Woodhull tried to go through the courts to remove Fierle as guardian, but says she was disparaged and the case was dismissed. Woodhull admits to not having the best childhood growing up with her mother. She was abused growing up, she said, and her mother suffered from a personality disorder — those details were exploited in court, she said.

In 2008, Woodhull began investigating Fierle, devoting years to research and reviewing at least 15 of her other patients who, collectively, she said, lost millions in assets while under guardianship. She found that Fierle had more than 300 wards in 13 counties across the state.

In 2009, Woodhull sent a 21-page complaint in 2009 to former Attorney General Bill McCollum. She sent a 66-page report to former Attorney General Pam Bondi in 2012, detailing her claims. Nearly 200 pages of backup documents were also sent, and Woodhull said she became devoted to her research at the expense of her private life.

Still, prosecutors didn’t bite.

“It just about killed me to give up everything I love,” Woodhull said. “But there is something about injustice that engages the soul.”

Now, 10 years later, Woodhull's reports are finally being reviewed by state prosecutors and court officials in Seminole County. A spokeswoman for Attorney General Ashley Moody's office confirmed they received and are reviewing Woodhull's work as part of a separate Medicare investigation.

Aside from Falvo, there were at least eight other people in Alachua County who were placed under Fierle's guardianship. Woodhull says she has extensive reports on several of those cases, too.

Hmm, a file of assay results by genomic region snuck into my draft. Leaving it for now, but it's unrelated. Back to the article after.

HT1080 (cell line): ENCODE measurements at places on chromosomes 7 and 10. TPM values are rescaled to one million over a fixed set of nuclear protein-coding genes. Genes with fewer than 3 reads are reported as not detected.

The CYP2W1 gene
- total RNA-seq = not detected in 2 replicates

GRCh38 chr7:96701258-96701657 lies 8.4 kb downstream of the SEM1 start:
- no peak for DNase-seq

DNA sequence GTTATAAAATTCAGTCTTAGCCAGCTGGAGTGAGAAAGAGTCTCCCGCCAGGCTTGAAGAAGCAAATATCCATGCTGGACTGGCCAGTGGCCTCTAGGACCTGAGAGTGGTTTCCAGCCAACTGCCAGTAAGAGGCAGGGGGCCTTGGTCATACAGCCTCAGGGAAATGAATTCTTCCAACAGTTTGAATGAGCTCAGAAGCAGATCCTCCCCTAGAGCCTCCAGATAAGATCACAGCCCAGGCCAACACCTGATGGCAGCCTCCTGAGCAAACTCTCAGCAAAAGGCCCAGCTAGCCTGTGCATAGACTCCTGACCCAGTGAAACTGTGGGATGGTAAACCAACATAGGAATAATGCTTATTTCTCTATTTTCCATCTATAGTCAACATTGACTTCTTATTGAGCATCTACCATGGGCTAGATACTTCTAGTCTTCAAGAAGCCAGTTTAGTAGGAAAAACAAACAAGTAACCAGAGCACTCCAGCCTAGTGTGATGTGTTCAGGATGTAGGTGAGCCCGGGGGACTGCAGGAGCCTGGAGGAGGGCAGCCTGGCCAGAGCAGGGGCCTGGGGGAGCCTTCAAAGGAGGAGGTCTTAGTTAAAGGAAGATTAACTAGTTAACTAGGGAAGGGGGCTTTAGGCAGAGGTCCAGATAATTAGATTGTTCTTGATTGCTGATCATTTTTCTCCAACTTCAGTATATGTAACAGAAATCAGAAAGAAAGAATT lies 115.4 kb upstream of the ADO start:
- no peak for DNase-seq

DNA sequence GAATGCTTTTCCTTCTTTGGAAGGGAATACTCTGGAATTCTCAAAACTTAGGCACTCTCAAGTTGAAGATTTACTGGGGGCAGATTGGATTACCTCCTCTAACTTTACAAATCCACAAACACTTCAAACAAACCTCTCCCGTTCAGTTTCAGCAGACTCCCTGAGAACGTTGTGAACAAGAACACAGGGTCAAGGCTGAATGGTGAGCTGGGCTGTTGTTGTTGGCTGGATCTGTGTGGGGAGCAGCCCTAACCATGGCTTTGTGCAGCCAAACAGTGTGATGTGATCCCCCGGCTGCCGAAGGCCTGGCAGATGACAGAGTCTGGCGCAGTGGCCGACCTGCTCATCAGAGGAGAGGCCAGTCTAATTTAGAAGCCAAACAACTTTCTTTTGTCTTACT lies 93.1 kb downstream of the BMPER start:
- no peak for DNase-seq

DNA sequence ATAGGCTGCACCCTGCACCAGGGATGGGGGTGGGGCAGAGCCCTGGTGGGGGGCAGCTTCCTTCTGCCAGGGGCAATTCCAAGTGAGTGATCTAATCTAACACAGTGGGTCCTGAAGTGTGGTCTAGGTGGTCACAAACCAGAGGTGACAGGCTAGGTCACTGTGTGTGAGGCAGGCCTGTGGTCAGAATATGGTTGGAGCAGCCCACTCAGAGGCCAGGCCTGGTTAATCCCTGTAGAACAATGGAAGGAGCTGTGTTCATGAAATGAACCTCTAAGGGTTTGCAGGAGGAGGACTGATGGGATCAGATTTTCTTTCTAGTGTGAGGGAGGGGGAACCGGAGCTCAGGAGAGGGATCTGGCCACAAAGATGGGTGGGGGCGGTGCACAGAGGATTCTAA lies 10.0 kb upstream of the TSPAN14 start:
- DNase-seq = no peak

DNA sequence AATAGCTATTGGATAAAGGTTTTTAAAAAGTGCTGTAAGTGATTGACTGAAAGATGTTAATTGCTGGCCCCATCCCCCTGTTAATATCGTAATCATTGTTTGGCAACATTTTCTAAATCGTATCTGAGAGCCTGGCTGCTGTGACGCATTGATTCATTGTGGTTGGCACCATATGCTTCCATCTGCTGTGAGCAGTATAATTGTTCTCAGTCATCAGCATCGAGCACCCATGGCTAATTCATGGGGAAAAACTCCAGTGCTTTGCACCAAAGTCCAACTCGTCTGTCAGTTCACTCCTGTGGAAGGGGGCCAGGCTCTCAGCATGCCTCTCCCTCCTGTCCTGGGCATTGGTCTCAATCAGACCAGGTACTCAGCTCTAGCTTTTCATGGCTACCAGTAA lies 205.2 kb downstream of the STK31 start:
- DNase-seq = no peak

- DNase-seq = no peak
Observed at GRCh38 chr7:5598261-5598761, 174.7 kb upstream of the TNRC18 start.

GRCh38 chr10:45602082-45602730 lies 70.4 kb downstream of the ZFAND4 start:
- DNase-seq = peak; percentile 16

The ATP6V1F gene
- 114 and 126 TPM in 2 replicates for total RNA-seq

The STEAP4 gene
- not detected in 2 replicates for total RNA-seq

In most cases, she said, here's how events unfolded: Attorneys advise families to enter into guardianship. When they do, the patients’ closest family members are “demonized” and replaced with a licensed professional to care for the ailing family member. When it goes to court, the patients’ assets go toward legal fees on behalf of the guardian.

“I cried out to the courts for many years,” Woodhull said. “It went on for a long time, and I finally just gave up. You don’t realize all the people who work in coordination together."

Last week, The Sentinel reported that a judge threatened to hold AdventHealth officials in contempt of court because the Central Florida hospital company failed to hand over records related to its ties to Fierle.

UF Health Shands spokeswoman Rossana Passaniti said the hospital never received any complaints about Fierle during the time it contracted with Fierle's company, and that she couldn't comment on specific cases. She said the hospital has not received any requests from state or judicial officials regarding Fierle, but health officials would cooperate if asked.

“At UF Health, the privacy of our patients is of utmost importance, and therefore we cannot comment on any particular situation,” she wrote in an email.

After more than a decade of reaching out to every state agency "under the sun” hoping someone would listen, Woodhull said she's gratified that officials seem to be taking the case seriously.

“Even after 10 years of knowing about this, my jaw is still dropping,” she said.